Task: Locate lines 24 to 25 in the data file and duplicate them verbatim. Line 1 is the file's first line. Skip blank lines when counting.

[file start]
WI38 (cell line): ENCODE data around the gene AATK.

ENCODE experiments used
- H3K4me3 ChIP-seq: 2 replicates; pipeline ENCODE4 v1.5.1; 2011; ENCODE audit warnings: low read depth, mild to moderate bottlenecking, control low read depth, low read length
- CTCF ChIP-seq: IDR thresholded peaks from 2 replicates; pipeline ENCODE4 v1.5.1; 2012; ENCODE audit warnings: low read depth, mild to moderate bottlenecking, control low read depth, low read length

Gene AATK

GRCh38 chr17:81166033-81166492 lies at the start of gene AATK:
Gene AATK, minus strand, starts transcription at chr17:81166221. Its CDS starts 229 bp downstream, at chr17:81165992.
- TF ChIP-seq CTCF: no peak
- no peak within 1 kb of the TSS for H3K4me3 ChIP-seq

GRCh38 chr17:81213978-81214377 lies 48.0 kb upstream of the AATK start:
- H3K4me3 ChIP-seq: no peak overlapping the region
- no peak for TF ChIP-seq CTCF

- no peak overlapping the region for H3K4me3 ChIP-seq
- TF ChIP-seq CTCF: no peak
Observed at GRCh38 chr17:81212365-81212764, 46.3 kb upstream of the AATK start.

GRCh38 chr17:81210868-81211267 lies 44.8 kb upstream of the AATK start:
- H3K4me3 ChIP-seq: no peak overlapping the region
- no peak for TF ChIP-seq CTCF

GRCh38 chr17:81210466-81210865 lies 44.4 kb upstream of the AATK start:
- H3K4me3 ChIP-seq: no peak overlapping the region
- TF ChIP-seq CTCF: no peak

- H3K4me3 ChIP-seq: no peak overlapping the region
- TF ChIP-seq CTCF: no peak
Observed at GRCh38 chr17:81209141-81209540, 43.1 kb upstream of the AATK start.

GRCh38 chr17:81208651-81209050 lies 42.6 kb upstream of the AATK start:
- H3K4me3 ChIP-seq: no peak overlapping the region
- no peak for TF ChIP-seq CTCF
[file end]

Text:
Observed at GRCh38 chr17:81209141-81209540, 43.1 kb upstream of the AATK start.

GRCh38 chr17:81208651-81209050 lies 42.6 kb upstream of the AATK start: